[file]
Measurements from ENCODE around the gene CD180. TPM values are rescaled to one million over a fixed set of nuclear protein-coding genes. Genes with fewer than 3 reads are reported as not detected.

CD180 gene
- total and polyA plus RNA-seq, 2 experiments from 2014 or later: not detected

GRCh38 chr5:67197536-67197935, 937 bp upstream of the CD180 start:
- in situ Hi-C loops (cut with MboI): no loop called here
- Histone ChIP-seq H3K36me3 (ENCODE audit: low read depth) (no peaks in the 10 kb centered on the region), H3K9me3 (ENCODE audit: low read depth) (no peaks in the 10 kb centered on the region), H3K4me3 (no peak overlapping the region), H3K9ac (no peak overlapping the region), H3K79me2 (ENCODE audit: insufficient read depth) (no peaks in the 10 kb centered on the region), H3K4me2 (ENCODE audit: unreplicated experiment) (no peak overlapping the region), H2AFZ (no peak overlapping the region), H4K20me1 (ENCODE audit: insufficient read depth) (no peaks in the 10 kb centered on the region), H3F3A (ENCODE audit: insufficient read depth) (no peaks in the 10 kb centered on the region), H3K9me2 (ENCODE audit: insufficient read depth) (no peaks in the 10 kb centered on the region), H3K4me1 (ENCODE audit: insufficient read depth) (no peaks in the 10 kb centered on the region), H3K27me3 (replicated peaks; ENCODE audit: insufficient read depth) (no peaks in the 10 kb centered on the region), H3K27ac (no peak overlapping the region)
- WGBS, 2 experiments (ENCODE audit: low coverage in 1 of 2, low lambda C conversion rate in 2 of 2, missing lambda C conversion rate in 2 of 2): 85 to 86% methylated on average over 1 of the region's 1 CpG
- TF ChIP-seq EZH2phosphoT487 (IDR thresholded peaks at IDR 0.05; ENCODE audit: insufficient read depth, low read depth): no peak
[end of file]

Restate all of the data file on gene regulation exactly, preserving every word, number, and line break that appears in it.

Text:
Measurements from ENCODE around the gene CD180. TPM values are rescaled to one million over a fixed set of nuclear protein-coding genes. Genes with fewer than 3 reads are reported as not detected.

CD180 gene
- total and polyA plus RNA-seq, 2 experiments from 2014 or later: not detected

GRCh38 chr5:67197536-67197935, 937 bp upstream of the CD180 start:
- in situ Hi-C loops (cut with MboI): no loop called here
- Histone ChIP-seq H3K36me3 (ENCODE audit: low read depth) (no peaks in the 10 kb centered on the region), H3K9me3 (ENCODE audit: low read depth) (no peaks in the 10 kb centered on the region), H3K4me3 (no peak overlapping the region), H3K9ac (no peak overlapping the region), H3K79me2 (ENCODE audit: insufficient read depth) (no peaks in the 10 kb centered on the region), H3K4me2 (ENCODE audit: unreplicated experiment) (no peak overlapping the region), H2AFZ (no peak overlapping the region), H4K20me1 (ENCODE audit: insufficient read depth) (no peaks in the 10 kb centered on the region), H3F3A (ENCODE audit: insufficient read depth) (no peaks in the 10 kb centered on the region), H3K9me2 (ENCODE audit: insufficient read depth) (no peaks in the 10 kb centered on the region), H3K4me1 (ENCODE audit: insufficient read depth) (no peaks in the 10 kb centered on the region), H3K27me3 (replicated peaks; ENCODE audit: insufficient read depth) (no peaks in the 10 kb centered on the region), H3K27ac (no peak overlapping the region)
- WGBS, 2 experiments (ENCODE audit: low coverage in 1 of 2, low lambda C conversion rate in 2 of 2, missing lambda C conversion rate in 2 of 2): 85 to 86% methylated on average over 1 of the region's 1 CpG
- TF ChIP-seq EZH2phosphoT487 (IDR thresholded peaks at IDR 0.05; ENCODE audit: insufficient read depth, low read depth): no peak